DUBLIN, Ohio -- On paper, the International Team was a heavy underdog. Once it got on grass not much changed.
The U.S. won its fifth straight Presidents Cup on Sunday, 18.5-15.5. It wasn’t even that close.
“People will say it was close,” Captain Nick Price said afterward. “Jack (Nicklaus) said it was close. You guys tell me what you think.”
What Price thinks about why the Americans have dominated the biennial matches since they were founded in 1994 -- the U.S. is 8-1-1 and hasn’t lost since 1998 -- is a story for another day.
With the U.S. having won by at least three points in every competition since 2005 and by at least that margin in seven of 10, Price’s goal was to at least make this one competitive going into singles play.
Instead, the Americans built a six-point lead going into the final session before holding off a “hodgepodge” bunch, as Price called his team. Despite saving its best for last, it was too little, too late for the International Team.
“We were behind the eight ball all day,” Price said. “If you have a feel for this game, you know it would’ve been so hard for us to win (Sunday) afternoon. Had we pulled this off, it would've been miraculous.
“There's lots of changes I would like to see but I don't think we should discuss those now. Let's let the Americans enjoy this win and let's look to the future as to what we can do to make this perhaps more competitive. The thing that is lacking as we've all said is the competition.”
There are a multitude of reasons why.
The U.S. players are of course all from the same country and play in a international team competition every year. The International Team was made up of players from six different countries scattered across the globe, and the first time Price was able to get them all in the same room at the same time wasn’t until last Monday.
Said Marc Leishman: “Some of the guys I didn't really know before."
The Americans’ roster featured seven of the top 11 and eight of the top 15 ranked players in the world. Price’s group featured just one, Adam Scott.
“Absolutely,” Price said when asked if the depth of the opponent was the difference. “That’s pretty apparent.”
The only player on the U.S. squad to have never played in an international cup competition as a professional was Jordan Spieth, who was just named Rookie of the Year on the PGA TOUR and happened to be one of the hottest players on the planet over the last six weeks. The International Team had seven rookies.
This was Couples’ third time leading the Americans. Though Price is a veteran of five Presidents Cups as a player, this was his first sitting in the Captain’s chair.
Price didn’t second-guess his pairings, but the weather delays, little time between pairings decisions and all the permutations made it admittedly tough on him.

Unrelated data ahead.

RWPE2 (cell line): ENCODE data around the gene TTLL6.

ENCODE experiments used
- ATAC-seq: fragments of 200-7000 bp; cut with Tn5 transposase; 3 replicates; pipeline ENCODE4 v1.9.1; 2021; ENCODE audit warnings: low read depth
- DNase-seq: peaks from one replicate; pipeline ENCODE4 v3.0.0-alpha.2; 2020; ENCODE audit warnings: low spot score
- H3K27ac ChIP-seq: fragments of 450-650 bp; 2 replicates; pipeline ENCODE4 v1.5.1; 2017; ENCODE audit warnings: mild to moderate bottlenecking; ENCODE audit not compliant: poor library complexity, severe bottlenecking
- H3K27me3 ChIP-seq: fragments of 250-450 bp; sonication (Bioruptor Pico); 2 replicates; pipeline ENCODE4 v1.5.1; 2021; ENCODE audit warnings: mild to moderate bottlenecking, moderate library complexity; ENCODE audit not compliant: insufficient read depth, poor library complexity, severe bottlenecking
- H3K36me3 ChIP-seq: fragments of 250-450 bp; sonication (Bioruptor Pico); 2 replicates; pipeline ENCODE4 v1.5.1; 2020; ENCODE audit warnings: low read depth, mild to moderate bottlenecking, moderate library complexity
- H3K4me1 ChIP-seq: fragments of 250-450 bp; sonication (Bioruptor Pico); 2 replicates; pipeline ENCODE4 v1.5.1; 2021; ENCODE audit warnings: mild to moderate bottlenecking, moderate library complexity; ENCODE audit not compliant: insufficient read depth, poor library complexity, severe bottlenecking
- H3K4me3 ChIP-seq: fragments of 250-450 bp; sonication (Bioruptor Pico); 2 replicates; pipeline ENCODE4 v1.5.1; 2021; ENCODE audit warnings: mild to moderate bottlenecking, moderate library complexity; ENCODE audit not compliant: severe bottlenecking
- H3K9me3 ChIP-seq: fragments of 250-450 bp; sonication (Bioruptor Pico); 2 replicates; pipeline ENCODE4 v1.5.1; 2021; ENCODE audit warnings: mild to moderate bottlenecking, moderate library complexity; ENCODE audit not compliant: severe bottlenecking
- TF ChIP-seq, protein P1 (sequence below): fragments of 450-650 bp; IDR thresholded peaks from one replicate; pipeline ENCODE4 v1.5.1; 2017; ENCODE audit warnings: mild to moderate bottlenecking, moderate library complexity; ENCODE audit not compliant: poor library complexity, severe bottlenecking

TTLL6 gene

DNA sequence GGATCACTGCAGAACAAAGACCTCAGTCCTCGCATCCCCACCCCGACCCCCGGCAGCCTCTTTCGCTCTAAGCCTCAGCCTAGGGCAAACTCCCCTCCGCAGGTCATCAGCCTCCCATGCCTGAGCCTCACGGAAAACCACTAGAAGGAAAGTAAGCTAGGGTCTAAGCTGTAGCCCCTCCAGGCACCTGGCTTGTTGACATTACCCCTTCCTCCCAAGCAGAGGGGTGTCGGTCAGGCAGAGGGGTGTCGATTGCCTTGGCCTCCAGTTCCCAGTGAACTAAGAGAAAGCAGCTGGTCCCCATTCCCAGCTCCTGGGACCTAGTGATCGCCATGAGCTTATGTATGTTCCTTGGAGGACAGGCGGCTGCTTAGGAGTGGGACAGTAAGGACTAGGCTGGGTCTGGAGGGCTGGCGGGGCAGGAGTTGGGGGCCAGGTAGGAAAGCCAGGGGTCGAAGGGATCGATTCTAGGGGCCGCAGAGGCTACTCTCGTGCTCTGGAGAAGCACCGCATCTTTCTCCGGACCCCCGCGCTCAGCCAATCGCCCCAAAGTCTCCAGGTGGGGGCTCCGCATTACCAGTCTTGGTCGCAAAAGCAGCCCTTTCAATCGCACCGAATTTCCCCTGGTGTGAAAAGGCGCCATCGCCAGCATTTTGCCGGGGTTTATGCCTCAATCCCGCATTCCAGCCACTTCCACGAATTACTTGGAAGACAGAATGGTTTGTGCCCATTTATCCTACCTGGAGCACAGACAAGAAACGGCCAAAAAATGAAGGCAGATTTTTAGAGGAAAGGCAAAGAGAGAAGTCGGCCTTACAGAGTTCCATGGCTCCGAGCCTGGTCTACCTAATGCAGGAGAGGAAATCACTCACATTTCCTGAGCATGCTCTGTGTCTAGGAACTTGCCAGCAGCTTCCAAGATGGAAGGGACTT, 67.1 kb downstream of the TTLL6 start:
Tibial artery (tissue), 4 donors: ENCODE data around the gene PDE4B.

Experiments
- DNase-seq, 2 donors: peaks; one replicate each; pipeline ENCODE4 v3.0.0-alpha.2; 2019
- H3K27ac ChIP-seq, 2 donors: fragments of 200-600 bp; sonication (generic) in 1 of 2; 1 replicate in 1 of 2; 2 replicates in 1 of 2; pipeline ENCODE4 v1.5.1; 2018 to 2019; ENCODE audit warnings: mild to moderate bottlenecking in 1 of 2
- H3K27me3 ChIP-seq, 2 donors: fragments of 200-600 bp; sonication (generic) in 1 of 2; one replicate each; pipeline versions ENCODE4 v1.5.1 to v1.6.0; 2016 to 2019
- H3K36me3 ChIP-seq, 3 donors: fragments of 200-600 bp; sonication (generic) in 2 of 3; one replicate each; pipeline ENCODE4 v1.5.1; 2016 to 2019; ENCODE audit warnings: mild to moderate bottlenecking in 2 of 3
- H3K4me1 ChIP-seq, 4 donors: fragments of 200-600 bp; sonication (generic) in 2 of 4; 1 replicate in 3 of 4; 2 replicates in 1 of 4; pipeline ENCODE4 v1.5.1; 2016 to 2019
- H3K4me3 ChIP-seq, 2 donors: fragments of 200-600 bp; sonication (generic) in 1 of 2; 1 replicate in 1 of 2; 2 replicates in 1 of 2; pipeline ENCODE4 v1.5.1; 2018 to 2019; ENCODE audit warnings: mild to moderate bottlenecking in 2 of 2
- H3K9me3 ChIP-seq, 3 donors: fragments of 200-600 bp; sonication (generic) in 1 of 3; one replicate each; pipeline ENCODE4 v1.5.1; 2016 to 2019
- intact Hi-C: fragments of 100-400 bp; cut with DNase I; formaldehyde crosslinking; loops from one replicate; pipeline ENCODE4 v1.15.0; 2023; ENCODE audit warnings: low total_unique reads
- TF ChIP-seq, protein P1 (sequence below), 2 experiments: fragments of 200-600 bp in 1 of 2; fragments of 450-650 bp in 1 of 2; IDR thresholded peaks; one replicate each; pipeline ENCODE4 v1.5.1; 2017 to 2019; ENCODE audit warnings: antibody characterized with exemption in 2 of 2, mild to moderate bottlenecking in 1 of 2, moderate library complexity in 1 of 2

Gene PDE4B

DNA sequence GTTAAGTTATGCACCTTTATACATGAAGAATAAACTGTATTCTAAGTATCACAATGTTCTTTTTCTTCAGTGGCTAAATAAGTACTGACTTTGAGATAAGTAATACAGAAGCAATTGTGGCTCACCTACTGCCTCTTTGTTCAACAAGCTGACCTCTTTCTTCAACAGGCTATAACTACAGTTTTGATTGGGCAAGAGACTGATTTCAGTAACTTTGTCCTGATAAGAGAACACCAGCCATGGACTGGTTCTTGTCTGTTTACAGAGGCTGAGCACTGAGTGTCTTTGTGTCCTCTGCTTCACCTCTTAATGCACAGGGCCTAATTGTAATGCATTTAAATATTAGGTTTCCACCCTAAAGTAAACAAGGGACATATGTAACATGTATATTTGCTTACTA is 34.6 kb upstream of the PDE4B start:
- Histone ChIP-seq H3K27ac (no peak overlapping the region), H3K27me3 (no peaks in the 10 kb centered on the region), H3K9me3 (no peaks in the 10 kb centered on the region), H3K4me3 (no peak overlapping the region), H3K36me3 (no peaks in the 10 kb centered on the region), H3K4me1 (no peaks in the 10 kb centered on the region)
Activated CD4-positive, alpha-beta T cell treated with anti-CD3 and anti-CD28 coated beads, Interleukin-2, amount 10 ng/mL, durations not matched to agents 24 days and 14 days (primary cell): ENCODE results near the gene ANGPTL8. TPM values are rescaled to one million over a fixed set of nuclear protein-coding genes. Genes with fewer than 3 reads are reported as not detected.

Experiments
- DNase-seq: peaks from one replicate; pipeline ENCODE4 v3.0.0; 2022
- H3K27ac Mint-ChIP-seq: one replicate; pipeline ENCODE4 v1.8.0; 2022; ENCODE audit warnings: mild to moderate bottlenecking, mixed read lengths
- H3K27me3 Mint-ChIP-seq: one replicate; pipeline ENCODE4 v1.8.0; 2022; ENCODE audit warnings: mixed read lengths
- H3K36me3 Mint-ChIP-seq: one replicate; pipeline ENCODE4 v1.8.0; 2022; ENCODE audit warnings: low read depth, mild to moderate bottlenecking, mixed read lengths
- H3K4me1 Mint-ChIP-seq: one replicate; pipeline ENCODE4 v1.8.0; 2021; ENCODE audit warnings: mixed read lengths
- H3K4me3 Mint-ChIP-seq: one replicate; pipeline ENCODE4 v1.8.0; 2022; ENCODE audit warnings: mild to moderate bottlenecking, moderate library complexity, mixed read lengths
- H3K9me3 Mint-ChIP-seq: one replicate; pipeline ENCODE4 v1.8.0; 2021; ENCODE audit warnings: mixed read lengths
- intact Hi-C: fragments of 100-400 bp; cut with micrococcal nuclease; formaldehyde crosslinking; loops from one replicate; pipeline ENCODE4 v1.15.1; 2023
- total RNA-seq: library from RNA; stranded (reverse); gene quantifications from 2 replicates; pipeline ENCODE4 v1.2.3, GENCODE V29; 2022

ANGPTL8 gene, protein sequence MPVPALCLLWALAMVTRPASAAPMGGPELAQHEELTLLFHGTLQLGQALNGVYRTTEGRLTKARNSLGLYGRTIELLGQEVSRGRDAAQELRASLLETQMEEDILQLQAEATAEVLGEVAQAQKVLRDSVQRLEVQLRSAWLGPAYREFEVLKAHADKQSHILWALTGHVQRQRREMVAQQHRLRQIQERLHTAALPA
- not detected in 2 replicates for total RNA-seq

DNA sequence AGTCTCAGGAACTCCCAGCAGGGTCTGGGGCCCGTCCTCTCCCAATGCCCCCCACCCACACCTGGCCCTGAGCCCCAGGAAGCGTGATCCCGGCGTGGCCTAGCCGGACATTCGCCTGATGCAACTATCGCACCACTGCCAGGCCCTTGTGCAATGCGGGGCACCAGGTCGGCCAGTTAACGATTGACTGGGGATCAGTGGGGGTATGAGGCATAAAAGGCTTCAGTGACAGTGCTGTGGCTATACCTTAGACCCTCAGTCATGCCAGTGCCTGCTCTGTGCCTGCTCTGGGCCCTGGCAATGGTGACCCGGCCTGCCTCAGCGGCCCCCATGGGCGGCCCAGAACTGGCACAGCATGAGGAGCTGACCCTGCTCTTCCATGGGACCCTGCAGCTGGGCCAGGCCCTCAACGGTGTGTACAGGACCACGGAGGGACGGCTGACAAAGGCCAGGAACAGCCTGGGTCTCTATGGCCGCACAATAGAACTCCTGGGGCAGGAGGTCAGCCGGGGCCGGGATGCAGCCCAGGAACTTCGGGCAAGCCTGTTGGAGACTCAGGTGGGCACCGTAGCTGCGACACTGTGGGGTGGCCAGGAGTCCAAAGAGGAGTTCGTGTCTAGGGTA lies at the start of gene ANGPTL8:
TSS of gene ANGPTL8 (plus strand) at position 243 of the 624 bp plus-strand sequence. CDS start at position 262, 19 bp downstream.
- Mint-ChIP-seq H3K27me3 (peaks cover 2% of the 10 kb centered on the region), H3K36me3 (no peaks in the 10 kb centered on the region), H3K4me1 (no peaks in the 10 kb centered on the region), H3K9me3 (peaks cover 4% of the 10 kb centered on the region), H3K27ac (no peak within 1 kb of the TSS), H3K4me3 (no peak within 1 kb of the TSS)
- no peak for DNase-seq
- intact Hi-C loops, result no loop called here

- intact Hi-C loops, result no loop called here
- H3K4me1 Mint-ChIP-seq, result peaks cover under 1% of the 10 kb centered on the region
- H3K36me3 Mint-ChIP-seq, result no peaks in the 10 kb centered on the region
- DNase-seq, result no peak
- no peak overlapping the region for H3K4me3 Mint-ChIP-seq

“Of all The Presidents Cups I've been involved in, this was probably the hardest because of the weather conditions,” Price said. “The hardest part was trying to figure out the pairings. I felt like I didn't have enough time to do the pairings.
“It just seemed like we were rushed a little bit. It's the same for Fred, so that's no excuse. It’s very difficult. Half the guys were still on the golf course (when the singles matches started).”
To Price’s point, he wanted to send the experienced Els out early in singles, figuring a fast start would give the rest of the team a boost. But Price had to wait for Els to finish his foursomes match -- one that he won -- before slotting him in the fourth match with at least a 30-minute break in between.
Then there was the deficit.
No team in Presidents Cup history had ever come from behind when trailing going into singles, never mind the massive deficit facing Price and Co.
By the time the International Team won its first session of the week, capturing seven of the 12 singles matches, it was hardly enough.
“The American Team played exceptionally well,” Els said. “Their level of play was really up there and they made a lot of birdies. They seemed like they got momentum in most of the sessions, and we were trying to fight ourselves back into it.
“There were a couple instances here and there, maybe it's a lack of experience, but we just let some matches get away.”
Or in some cases, didn’t win any.
Rookies Branden Grace and Richard Sterne were a combined 0-8 on the week.
Louis Oosthuizen and 21-year-old Hideki Matsuyama won just one match apiece with each earning a half-point as well.
There were five South Africans on the team, including major champions Oosthuizen and Charl Schwartzel. Going into singles, the group had combined for just four points.
If there was a bright spot, it was Graham DeLaet. The rookie from Canada went 3-1-1, which included a comeback victory over Spieth on Sunday.
Brendon de Jonge, another rookie, also contributed two points on the week, and even Matsuyama showed flashes of brilliance for someone so young and inexperienced.
“These guys know what it's all about now,” said Els. “They are up for it and they showed it (Sunday) afternoon. We're getting there.”